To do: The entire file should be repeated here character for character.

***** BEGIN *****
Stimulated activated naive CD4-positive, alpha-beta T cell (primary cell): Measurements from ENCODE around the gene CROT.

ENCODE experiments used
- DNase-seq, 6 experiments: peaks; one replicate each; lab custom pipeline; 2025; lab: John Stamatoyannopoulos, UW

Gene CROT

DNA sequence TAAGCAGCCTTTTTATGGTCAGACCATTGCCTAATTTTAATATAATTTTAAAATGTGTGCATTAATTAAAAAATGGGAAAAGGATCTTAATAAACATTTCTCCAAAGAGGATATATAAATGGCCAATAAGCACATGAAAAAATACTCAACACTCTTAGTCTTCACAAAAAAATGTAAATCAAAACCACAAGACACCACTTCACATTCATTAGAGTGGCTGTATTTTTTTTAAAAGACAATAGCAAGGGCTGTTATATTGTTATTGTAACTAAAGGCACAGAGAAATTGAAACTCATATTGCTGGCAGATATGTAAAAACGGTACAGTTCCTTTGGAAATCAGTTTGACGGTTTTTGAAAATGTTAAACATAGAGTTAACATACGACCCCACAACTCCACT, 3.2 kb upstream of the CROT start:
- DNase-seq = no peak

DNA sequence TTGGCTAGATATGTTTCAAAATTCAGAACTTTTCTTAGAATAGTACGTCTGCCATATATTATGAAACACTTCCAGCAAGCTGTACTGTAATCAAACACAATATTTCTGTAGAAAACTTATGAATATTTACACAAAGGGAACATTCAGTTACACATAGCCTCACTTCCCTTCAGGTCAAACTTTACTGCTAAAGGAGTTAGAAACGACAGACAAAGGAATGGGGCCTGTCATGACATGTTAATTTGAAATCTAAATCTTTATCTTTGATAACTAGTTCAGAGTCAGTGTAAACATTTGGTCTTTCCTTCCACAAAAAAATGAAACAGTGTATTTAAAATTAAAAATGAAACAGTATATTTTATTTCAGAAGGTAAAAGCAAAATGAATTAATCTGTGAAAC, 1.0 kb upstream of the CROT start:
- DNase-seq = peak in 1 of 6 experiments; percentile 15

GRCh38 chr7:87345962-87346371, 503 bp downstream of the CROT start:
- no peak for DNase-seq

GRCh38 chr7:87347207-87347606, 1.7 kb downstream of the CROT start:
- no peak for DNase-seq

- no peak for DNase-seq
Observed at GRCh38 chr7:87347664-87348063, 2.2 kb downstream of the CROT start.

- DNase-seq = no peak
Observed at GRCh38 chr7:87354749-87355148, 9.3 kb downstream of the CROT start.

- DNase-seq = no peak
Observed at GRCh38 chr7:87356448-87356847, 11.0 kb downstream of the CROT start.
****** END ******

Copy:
Stimulated activated naive CD4-positive, alpha-beta T cell (primary cell): Measurements from ENCODE around the gene CROT.

ENCODE experiments used
- DNase-seq, 6 experiments: peaks; one replicate each; lab custom pipeline; 2025; lab: John Stamatoyannopoulos, UW

Gene CROT

DNA sequence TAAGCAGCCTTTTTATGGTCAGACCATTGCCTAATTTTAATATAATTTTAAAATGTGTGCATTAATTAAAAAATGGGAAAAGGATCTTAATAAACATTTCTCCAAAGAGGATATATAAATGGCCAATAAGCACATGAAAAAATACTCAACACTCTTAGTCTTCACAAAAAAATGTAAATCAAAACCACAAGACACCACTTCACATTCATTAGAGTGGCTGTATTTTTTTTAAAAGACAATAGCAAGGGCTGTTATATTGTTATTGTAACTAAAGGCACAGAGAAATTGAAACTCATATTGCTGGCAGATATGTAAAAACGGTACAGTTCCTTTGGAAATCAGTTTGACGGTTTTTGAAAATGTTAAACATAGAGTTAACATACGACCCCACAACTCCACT, 3.2 kb upstream of the CROT start:
- DNase-seq = no peak

DNA sequence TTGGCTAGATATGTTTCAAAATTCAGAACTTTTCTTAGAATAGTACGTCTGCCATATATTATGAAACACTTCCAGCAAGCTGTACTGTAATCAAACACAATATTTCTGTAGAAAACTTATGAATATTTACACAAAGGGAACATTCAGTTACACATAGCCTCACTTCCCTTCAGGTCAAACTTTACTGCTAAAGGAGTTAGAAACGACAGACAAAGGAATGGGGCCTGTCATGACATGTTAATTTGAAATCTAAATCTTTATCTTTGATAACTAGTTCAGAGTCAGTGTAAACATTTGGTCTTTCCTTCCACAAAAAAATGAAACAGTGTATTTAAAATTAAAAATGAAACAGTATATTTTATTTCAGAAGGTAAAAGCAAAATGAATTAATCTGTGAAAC, 1.0 kb upstream of the CROT start:
- DNase-seq = peak in 1 of 6 experiments; percentile 15

GRCh38 chr7:87345962-87346371, 503 bp downstream of the CROT start:
- no peak for DNase-seq

GRCh38 chr7:87347207-87347606, 1.7 kb downstream of the CROT start:
- no peak for DNase-seq

- no peak for DNase-seq
Observed at GRCh38 chr7:87347664-87348063, 2.2 kb downstream of the CROT start.

- DNase-seq = no peak
Observed at GRCh38 chr7:87354749-87355148, 9.3 kb downstream of the CROT start.

- DNase-seq = no peak
Observed at GRCh38 chr7:87356448-87356847, 11.0 kb downstream of the CROT start.